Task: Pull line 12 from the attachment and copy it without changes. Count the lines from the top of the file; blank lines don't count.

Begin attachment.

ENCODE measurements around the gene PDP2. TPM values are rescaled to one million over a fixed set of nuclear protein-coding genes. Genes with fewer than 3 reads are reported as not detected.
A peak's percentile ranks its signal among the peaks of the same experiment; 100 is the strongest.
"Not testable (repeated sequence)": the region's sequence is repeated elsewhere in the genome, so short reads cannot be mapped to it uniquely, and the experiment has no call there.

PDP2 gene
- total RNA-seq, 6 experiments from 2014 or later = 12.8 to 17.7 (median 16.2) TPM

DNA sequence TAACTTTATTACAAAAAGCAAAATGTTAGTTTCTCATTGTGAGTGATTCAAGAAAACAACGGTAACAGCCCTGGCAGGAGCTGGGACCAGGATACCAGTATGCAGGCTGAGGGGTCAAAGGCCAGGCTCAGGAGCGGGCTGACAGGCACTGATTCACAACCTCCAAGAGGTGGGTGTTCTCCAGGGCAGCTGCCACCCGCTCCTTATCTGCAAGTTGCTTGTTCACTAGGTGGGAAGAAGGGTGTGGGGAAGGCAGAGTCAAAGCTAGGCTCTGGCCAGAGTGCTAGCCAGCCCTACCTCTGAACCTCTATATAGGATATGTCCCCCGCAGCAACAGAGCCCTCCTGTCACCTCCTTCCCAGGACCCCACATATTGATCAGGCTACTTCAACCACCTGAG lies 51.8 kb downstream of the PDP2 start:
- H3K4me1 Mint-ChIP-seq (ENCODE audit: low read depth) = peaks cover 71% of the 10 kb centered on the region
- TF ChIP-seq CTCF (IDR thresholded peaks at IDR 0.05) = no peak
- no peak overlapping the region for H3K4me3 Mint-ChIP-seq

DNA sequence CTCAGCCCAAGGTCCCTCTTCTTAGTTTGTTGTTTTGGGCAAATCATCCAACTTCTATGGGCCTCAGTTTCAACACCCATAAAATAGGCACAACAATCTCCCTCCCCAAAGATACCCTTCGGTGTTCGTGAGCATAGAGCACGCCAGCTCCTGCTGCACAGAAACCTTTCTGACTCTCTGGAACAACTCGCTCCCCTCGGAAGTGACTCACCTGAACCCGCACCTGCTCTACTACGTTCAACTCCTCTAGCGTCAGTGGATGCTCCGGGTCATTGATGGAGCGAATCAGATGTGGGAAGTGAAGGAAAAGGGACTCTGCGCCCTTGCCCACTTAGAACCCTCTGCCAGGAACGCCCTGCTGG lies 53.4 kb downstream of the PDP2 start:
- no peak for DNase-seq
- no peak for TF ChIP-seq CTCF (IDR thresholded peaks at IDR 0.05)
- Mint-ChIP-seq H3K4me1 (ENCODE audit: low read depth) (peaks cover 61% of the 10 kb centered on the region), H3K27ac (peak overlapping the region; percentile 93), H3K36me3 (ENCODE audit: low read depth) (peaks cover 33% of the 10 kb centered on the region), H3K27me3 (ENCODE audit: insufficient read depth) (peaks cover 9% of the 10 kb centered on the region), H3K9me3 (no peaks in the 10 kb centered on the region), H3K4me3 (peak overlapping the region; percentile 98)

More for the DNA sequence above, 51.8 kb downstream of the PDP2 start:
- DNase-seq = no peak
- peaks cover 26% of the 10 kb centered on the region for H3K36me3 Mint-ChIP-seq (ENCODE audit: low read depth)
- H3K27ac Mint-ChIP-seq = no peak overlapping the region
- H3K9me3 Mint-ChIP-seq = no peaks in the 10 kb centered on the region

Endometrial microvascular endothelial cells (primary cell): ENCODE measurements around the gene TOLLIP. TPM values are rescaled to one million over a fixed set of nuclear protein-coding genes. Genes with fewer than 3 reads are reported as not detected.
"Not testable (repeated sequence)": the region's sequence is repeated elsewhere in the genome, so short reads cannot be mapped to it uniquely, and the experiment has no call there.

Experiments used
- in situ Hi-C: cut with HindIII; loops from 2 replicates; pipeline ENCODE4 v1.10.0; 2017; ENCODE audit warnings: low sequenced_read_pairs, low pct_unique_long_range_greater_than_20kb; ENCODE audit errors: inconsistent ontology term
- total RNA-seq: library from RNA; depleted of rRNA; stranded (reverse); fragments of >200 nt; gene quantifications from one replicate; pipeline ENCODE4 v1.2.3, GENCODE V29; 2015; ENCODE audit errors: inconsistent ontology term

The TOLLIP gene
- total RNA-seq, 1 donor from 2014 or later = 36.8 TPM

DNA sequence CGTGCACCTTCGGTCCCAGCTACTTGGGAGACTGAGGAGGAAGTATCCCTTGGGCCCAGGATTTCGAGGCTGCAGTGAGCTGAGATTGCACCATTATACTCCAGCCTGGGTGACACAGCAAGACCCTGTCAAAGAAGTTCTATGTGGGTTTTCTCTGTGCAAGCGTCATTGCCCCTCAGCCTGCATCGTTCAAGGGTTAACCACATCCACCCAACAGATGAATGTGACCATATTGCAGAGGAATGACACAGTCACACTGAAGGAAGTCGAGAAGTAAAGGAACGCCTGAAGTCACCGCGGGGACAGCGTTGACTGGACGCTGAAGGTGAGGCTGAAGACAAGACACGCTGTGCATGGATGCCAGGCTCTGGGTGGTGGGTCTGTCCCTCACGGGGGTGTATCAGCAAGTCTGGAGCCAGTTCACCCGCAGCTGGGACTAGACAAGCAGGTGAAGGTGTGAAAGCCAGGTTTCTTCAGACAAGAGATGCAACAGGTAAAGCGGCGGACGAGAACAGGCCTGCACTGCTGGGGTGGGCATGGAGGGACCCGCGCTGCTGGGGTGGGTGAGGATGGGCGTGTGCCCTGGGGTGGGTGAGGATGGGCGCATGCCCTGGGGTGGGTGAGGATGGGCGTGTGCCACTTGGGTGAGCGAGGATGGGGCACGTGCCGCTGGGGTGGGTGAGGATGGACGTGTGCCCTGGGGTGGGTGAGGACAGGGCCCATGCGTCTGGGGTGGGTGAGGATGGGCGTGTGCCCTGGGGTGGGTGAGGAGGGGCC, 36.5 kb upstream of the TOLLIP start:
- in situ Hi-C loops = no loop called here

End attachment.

- no peak for TF ChIP-seq CTCF (IDR thresholded peaks at IDR 0.05)